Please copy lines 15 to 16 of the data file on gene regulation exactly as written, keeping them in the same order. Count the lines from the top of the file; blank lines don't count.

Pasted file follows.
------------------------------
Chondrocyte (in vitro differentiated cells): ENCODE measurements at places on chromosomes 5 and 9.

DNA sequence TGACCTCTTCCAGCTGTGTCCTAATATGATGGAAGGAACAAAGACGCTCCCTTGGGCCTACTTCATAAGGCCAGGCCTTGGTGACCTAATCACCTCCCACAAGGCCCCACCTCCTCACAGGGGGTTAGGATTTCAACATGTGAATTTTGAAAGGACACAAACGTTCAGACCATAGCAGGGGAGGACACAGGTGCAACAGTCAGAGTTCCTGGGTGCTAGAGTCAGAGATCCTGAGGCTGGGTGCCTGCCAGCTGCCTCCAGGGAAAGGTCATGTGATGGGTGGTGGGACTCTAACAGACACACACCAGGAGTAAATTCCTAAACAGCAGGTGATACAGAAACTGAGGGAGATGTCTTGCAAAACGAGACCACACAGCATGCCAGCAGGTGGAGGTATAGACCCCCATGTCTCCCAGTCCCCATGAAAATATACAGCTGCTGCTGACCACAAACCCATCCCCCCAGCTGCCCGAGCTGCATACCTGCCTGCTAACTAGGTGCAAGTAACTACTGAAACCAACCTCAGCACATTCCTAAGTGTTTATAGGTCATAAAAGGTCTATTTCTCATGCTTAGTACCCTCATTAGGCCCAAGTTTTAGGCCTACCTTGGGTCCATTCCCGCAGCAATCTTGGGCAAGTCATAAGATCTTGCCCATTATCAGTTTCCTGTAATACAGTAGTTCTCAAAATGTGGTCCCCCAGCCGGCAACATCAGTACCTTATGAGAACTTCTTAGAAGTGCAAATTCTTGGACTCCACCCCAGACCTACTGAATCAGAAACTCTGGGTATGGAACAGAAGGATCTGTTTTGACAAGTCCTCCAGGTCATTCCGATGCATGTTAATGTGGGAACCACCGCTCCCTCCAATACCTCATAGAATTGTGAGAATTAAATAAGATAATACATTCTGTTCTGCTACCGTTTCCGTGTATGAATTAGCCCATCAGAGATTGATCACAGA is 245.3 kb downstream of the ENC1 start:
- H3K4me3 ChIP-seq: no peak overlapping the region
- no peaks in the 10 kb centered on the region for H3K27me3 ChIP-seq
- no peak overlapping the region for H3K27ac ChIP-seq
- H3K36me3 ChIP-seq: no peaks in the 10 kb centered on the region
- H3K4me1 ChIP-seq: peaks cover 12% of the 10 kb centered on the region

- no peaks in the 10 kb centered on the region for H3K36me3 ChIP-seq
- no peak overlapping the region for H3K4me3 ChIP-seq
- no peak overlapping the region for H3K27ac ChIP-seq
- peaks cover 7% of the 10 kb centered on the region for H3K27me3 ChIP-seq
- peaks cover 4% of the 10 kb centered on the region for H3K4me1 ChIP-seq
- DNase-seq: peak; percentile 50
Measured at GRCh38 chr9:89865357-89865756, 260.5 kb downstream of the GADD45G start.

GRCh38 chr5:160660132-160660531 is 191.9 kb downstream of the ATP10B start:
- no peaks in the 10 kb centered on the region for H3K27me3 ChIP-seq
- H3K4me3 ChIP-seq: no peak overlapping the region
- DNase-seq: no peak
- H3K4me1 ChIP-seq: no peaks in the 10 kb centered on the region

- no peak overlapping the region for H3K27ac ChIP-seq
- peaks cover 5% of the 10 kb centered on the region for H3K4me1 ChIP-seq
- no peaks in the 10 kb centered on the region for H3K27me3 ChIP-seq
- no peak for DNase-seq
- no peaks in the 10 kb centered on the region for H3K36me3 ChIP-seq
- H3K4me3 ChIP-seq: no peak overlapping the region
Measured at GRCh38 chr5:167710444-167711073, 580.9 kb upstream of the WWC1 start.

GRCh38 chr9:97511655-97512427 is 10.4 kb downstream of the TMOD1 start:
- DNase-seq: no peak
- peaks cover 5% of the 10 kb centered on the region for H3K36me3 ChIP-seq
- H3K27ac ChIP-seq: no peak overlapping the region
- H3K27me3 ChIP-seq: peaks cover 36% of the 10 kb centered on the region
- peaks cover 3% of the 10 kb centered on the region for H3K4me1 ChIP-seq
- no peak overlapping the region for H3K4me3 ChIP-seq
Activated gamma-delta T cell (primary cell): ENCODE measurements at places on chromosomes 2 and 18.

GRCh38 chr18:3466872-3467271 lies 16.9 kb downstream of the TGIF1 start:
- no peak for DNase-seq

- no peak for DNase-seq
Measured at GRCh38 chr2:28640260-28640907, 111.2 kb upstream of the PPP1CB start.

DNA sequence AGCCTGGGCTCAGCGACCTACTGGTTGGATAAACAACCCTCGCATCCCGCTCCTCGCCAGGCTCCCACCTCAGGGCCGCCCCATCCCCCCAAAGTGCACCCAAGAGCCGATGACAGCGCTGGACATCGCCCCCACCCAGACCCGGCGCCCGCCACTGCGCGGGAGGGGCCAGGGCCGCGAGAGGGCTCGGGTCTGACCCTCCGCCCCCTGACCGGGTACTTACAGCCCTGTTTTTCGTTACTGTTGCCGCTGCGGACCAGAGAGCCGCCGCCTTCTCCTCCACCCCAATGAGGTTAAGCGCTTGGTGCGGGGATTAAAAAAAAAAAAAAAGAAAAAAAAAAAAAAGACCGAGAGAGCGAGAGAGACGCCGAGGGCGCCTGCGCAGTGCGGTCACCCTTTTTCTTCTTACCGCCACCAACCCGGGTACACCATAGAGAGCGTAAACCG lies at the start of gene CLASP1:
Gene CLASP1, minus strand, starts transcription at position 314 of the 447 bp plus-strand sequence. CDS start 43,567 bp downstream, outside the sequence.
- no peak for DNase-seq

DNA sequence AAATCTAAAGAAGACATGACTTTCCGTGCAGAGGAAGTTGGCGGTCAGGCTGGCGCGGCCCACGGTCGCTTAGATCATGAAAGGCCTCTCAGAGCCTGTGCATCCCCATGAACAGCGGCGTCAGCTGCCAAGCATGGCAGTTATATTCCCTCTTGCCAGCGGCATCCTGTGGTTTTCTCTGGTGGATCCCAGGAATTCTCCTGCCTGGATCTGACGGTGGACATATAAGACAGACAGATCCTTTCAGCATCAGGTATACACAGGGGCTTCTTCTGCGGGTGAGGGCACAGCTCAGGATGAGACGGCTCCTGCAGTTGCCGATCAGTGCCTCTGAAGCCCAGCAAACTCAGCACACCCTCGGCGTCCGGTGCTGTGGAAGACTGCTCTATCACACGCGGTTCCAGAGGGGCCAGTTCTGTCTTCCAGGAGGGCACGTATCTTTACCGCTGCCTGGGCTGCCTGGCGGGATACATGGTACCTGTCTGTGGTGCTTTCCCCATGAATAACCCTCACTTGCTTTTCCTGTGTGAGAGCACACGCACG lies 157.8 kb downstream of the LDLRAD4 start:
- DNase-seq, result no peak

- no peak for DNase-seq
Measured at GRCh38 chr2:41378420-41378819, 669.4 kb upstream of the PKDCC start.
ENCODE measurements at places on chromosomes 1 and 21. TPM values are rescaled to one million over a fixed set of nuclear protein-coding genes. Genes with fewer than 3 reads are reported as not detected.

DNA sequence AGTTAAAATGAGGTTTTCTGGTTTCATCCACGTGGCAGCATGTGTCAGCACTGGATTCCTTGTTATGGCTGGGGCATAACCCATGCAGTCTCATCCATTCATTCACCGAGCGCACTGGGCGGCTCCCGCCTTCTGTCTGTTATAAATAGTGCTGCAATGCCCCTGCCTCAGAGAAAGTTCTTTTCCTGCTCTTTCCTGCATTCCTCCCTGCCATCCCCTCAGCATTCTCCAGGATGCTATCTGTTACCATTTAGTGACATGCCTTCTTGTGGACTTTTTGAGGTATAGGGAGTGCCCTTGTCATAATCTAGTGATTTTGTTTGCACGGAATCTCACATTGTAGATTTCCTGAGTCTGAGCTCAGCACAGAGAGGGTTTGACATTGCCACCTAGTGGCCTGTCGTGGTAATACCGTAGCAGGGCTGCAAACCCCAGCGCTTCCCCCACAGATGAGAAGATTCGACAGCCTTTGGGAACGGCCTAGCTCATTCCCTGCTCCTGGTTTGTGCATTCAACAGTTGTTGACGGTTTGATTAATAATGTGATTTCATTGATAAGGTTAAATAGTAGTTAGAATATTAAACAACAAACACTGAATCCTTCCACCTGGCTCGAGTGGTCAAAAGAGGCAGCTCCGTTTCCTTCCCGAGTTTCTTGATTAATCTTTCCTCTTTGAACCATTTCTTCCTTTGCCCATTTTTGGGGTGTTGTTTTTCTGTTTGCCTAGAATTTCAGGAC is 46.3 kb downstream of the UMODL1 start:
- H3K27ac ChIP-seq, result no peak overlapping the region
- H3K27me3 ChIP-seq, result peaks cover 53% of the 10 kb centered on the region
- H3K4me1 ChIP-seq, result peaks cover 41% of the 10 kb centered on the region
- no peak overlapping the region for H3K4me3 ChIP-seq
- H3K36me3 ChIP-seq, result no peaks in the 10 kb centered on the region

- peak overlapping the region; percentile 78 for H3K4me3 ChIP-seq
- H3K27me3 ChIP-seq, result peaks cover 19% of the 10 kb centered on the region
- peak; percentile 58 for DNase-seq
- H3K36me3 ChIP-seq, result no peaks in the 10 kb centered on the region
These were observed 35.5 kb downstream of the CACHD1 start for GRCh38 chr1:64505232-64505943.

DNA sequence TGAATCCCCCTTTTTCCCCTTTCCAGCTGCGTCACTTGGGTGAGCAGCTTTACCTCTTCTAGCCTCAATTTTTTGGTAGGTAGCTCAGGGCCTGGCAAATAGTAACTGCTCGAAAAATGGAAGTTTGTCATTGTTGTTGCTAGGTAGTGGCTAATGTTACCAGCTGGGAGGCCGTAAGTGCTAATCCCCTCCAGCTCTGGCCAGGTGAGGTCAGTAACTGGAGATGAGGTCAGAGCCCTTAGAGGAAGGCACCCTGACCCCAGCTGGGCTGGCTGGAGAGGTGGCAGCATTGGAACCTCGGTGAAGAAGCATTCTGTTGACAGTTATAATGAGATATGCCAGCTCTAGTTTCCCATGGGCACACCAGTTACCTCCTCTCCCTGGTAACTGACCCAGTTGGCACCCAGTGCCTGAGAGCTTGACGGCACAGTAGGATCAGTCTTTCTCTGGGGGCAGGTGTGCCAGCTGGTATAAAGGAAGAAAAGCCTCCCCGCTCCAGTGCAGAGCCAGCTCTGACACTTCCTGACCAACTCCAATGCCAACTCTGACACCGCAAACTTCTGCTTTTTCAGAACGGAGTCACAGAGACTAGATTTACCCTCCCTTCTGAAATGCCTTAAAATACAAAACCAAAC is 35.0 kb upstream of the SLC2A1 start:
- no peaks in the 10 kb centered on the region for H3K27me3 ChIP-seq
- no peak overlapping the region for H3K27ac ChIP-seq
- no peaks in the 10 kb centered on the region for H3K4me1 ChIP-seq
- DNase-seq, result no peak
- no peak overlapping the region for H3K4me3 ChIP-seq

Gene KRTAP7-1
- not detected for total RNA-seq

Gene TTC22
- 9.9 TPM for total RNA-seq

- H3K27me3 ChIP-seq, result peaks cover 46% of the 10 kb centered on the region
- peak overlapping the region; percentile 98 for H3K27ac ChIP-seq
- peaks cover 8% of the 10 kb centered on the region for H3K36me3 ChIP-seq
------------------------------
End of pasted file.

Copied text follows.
GRCh38 chr5:160660132-160660531 is 191.9 kb downstream of the ATP10B start:
- no peaks in the 10 kb centered on the region for H3K27me3 ChIP-seq